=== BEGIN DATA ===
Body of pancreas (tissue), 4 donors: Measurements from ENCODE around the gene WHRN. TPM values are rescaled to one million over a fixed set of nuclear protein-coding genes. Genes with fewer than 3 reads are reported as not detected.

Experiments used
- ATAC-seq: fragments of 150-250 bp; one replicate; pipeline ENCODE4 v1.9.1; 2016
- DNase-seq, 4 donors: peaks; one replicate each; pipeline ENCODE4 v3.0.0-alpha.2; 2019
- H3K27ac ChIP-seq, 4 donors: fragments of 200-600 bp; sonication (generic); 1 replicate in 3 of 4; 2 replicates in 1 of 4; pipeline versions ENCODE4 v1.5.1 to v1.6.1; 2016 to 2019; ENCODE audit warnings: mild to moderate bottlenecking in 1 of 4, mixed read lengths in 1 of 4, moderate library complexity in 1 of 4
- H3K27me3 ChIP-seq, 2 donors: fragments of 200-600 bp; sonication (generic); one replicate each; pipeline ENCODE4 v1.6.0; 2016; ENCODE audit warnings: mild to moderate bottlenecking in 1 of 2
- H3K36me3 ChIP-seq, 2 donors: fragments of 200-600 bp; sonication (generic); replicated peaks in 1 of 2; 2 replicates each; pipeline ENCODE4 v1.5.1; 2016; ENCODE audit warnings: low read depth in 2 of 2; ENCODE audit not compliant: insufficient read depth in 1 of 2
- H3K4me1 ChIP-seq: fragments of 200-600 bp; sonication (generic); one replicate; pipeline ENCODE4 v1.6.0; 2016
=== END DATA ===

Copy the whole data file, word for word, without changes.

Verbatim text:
Body of pancreas (tissue), 4 donors: Measurements from ENCODE around the gene WHRN. TPM values are rescaled to one million over a fixed set of nuclear protein-coding genes. Genes with fewer than 3 reads are reported as not detected.

Experiments used
- ATAC-seq: fragments of 150-250 bp; one replicate; pipeline ENCODE4 v1.9.1; 2016
- DNase-seq, 4 donors: peaks; one replicate each; pipeline ENCODE4 v3.0.0-alpha.2; 2019
- H3K27ac ChIP-seq, 4 donors: fragments of 200-600 bp; sonication (generic); 1 replicate in 3 of 4; 2 replicates in 1 of 4; pipeline versions ENCODE4 v1.5.1 to v1.6.1; 2016 to 2019; ENCODE audit warnings: mild to moderate bottlenecking in 1 of 4, mixed read lengths in 1 of 4, moderate library complexity in 1 of 4
- H3K27me3 ChIP-seq, 2 donors: fragments of 200-600 bp; sonication (generic); one replicate each; pipeline ENCODE4 v1.6.0; 2016; ENCODE audit warnings: mild to moderate bottlenecking in 1 of 2
- H3K36me3 ChIP-seq, 2 donors: fragments of 200-600 bp; sonication (generic); replicated peaks in 1 of 2; 2 replicates each; pipeline ENCODE4 v1.5.1; 2016; ENCODE audit warnings: low read depth in 2 of 2; ENCODE audit not compliant: insufficient read depth in 1 of 2
- H3K4me1 ChIP-seq: fragments of 200-600 bp; sonication (generic); one replicate; pipeline ENCODE4 v1.6.0; 2016